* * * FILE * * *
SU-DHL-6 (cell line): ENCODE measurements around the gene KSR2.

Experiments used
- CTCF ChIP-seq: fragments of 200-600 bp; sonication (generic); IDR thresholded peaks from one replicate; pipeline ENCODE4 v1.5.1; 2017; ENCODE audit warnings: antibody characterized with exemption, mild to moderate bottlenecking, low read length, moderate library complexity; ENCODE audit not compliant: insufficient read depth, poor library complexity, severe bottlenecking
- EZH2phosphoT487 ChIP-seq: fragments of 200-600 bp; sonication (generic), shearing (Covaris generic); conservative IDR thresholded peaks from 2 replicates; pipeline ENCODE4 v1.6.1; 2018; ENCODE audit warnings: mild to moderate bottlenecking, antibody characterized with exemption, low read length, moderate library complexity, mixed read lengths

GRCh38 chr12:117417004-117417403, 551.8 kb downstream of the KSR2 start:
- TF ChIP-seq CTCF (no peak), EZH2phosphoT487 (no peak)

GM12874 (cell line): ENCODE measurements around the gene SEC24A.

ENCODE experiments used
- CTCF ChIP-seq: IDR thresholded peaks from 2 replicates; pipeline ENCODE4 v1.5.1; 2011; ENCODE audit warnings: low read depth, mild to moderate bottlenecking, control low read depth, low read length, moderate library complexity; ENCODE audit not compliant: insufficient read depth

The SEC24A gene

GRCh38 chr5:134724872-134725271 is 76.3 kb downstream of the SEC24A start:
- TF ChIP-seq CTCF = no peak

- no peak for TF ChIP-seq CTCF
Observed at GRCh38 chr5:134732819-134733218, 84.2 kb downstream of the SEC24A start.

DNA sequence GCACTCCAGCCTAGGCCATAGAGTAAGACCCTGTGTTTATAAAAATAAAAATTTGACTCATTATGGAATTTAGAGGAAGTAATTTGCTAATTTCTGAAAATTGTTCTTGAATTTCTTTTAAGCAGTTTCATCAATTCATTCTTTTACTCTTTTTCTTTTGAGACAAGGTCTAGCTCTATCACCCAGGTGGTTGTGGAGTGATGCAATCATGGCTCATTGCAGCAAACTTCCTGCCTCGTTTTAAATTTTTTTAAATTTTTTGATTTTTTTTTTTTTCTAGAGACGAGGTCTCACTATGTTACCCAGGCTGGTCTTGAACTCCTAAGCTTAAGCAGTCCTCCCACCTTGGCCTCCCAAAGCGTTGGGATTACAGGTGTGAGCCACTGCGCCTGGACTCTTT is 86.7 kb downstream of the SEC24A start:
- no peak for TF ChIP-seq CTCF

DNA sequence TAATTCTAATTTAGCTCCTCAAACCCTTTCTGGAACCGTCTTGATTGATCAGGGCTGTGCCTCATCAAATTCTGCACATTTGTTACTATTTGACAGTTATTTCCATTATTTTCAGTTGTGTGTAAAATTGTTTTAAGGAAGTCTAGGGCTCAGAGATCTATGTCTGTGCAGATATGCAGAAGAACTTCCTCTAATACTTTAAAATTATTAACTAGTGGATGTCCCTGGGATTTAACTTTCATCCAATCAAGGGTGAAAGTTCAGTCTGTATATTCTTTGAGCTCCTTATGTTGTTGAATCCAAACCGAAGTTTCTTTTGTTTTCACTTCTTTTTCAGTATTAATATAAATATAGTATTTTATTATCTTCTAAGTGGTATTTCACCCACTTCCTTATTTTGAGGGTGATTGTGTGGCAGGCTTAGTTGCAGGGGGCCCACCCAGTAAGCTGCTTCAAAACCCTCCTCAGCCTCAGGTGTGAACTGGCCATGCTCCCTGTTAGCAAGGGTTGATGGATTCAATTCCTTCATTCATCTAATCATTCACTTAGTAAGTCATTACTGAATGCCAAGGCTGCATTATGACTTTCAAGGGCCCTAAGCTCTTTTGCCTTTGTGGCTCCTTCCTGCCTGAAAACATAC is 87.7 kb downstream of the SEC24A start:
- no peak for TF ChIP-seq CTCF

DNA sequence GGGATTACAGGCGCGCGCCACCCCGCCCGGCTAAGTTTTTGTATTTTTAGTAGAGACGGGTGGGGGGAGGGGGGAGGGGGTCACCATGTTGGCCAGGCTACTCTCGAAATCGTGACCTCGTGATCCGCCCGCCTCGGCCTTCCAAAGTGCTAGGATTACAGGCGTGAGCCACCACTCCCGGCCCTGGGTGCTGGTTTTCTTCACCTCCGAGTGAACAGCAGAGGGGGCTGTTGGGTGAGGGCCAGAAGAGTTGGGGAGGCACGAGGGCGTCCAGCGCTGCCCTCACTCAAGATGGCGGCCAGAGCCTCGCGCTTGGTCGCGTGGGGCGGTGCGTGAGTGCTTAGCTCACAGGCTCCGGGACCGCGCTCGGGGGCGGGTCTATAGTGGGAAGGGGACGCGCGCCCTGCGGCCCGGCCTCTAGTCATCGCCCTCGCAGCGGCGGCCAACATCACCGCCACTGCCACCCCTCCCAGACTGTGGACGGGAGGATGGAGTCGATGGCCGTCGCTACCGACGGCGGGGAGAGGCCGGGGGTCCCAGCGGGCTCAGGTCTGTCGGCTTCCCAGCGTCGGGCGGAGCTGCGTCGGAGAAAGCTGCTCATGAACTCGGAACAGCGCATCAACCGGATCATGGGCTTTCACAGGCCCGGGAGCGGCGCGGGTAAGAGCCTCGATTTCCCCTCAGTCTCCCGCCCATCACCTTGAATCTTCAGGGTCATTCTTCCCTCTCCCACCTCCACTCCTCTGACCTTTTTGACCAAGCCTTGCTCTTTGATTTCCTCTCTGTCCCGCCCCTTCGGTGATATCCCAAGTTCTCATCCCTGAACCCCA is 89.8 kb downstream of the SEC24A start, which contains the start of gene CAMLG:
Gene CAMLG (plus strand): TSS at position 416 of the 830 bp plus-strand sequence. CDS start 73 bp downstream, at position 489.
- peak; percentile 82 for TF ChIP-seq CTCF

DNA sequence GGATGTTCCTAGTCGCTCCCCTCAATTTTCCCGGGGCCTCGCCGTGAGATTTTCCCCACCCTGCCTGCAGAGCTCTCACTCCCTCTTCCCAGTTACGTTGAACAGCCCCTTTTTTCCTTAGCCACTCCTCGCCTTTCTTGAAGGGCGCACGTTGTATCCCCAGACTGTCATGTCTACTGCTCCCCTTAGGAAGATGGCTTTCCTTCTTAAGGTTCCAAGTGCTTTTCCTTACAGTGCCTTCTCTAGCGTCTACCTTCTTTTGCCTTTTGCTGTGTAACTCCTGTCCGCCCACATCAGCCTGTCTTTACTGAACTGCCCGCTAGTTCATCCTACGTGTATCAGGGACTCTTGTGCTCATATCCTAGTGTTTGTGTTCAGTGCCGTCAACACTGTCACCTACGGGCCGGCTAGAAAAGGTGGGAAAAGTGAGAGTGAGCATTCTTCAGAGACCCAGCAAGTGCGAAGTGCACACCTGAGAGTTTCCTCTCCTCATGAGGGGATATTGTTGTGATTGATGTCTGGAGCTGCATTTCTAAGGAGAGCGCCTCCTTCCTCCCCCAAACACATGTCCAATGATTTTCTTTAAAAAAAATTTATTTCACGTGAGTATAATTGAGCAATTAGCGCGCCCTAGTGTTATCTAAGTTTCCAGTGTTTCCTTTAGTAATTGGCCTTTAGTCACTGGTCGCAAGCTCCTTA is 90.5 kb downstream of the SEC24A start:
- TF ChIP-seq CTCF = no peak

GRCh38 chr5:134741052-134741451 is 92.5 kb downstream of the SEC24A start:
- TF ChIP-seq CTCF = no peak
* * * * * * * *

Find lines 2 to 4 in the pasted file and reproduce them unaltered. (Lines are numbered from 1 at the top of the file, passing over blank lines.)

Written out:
Experiments used
- CTCF ChIP-seq: fragments of 200-600 bp; sonication (generic); IDR thresholded peaks from one replicate; pipeline ENCODE4 v1.5.1; 2017; ENCODE audit warnings: antibody characterized with exemption, mild to moderate bottlenecking, low read length, moderate library complexity; ENCODE audit not compliant: insufficient read depth, poor library complexity, severe bottlenecking
- EZH2phosphoT487 ChIP-seq: fragments of 200-600 bp; sonication (generic), shearing (Covaris generic); conservative IDR thresholded peaks from 2 replicates; pipeline ENCODE4 v1.6.1; 2018; ENCODE audit warnings: mild to moderate bottlenecking, antibody characterized with exemption, low read length, moderate library complexity, mixed read lengths